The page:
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Toshiba and Westinghouse fight for survival

Nuclear Monitor Issue: 
Jim Green ‒ Nuclear Monitor editor

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On August 10, Toshiba reported its financial figures for the 2016 fiscal year (ending 31 March 2017) after repeated delays and a protracted dispute with its auditor. Toshiba reported a net loss of ¥‎965.7 billion (US$8.83bn; €7.51bn)1 ‒ more than double the loss of the previous year, and the largest-ever annual loss for a Japanese manufacturer.2

Toshiba said its net worth is negative ¥552.9 billion ($5.07bn; €4.29bn)2 and notes (as it did in April) that there is "substantial doubt about the Company's ability to continue as a going concern".1

Toshiba's losses on its nuclear businesses amounted to over US$11 billion (€9.65bn) in the 2016 fiscal year. The company's financial report states: "Toshiba Group recorded a net loss attributable to shareholders of the Company of 965.7 billion yen (US$8622.0 million), due to the loss of 1,242.8 billion yen (US$11,096.3 million) generated in Westinghouse, its U.S. subsidiaries and affiliates, and Toshiba Nuclear Energy Holdings (UK) Limited, a holding company for Westinghouse Group operating companies outside the U.S."1

Toshiba noted that its subsidiary Westinghouse Electric Company, Westinghouse's US subsidiaries, and Toshiba Nuclear Energy Holdings (UK) Limited, had all filed for Chapter 11 bankruptcy protection under the US Bankruptcy Code on March 29. Those filings "deconsolidated Westinghouse from Toshiba", Toshiba said.1

Toshiba has agreed to meet parent-company contractual agreements with US utilities by paying US$3.68 billion to the owners of the Vogtle AP1000 project in Georgia, and US$2.17 billion to the owners of the VC Summer AP1000 project in South Carolina, in the coming years.1 Thus Toshiba ‒ assuming the company still exists ‒ will be free from the mess of the AP1000 projects in the US when its makes its final payment in September 2022.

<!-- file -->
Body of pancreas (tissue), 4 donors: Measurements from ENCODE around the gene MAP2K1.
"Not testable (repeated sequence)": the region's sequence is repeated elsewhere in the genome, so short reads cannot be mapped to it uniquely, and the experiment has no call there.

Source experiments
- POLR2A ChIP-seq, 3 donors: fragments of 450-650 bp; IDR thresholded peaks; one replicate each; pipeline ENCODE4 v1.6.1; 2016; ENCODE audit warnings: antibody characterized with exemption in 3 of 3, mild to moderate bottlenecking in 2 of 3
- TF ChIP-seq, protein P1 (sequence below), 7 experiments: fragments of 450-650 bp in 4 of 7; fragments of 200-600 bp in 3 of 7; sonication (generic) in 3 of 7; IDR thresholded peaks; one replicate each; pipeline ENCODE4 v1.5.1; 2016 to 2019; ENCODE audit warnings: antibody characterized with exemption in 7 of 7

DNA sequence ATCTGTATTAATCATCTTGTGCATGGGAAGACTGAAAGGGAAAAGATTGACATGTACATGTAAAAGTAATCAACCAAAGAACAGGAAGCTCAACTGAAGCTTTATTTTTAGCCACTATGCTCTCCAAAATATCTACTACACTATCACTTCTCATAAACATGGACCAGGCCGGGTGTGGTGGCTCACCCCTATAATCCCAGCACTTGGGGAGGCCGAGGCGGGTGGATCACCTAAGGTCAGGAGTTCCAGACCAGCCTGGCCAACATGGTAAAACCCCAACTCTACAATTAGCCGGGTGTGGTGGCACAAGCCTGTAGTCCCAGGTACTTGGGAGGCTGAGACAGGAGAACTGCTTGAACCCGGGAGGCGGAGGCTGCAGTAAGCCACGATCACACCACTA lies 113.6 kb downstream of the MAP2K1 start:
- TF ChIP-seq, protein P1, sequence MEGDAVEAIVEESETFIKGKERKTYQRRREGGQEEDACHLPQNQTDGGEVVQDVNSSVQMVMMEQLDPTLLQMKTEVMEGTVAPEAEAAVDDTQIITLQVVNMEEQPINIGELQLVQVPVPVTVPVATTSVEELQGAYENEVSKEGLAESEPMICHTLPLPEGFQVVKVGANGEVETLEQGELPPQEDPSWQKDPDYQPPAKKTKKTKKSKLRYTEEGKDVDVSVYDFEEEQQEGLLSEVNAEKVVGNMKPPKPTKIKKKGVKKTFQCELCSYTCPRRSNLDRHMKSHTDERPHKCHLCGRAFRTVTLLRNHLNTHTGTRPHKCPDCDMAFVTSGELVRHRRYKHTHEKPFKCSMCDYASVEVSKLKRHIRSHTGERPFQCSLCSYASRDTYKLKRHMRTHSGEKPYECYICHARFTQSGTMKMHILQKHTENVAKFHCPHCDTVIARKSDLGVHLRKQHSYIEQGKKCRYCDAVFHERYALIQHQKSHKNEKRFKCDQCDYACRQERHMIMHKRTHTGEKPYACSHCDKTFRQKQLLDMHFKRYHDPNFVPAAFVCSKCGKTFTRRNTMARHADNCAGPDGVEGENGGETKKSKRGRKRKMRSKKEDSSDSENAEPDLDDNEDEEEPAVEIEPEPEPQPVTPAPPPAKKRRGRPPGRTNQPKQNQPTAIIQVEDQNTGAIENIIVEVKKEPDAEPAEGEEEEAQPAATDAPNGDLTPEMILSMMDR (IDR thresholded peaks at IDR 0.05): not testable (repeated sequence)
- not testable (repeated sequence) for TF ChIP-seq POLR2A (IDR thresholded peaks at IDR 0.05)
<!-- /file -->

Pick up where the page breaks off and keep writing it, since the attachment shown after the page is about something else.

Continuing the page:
And Toshiba hopes to rid itself of Westinghouse altogether: "As part of the Company's plan to offset the negative impact of the ongoing situation, the Company has been reviewing a restructuring plan of Westinghouse Group including deconsolidation by a potential sale of a majority stake in order to eliminate risk in the overseas nuclear power business."1

Auditor dispute

Toshiba had to repeatedly delay releasing its financial figures because of a protracted dispute with its auditor, PricewaterhouseCoopers (PWC) Aarata. The auditor issued an "opinion with qualifications" regarding Toshiba's annual earnings report on August 10, along with an "adverse opinion" on Toshiba's internal controls.2,3 PWC Aarata also said there is an "unfixed significant misstatement" and that Toshiba's figures "are not based on generally accepted corporate accounting levels".2

PWC Aarata believes Toshiba "should have booked a respectable degree or all" of the massive losses stemming from its US-based subsidiary Westinghouse ‒ lead contractor for the VC Summer and Vogtle AP1000 projects ‒ in fiscal 2015 instead of the following year.2 Toshiba claims it wasn't aware of the massive cost overruns with the US AP1000 projects but PWC Aarata evidently believes otherwise.4

If Toshiba followed its auditor's advice, it would have recorded negative net worth for two consecutive years, which would normally trigger a delisting from the Tokyo Stock Exchange.5 That, in turn, would take Toshiba one step closer to bankruptcy ‒ hence the company's reluctance to accept the auditor's advice.

Stock exchange listing

As things stand, Toshiba has avoided a stock exchange delisting – but on August 1 it was demoted to the second tier of the exchange, and will no longer feature in the Nikkei 225 index of Japan's top public companies.6

Toshiba is still under pressure. Japan Times noted that "there are still two scenarios under which it could be delisted from the Tokyo Stock Exchange: by failing to eliminate its negative net worth and failing to show improvement in its internal management controls. TSE rules stipulate that firms must be delisted if they conclude two consecutive business years in a negative net worth. Because Toshiba ended 2016 with a negative net worth, it was demoted last Tuesday to the TSE's second section."7

Financial Times journalist Peter Wells wrote on August 10:8

"The immediate threat to Toshiba may have receded after its auditor signed off its annual results but the broader dangers that still threaten the company's future have not disappeared. Toshiba remains, say people close to the conglomerate, "absolutely devoted" to remaining listed on the Tokyo Stock Exchange.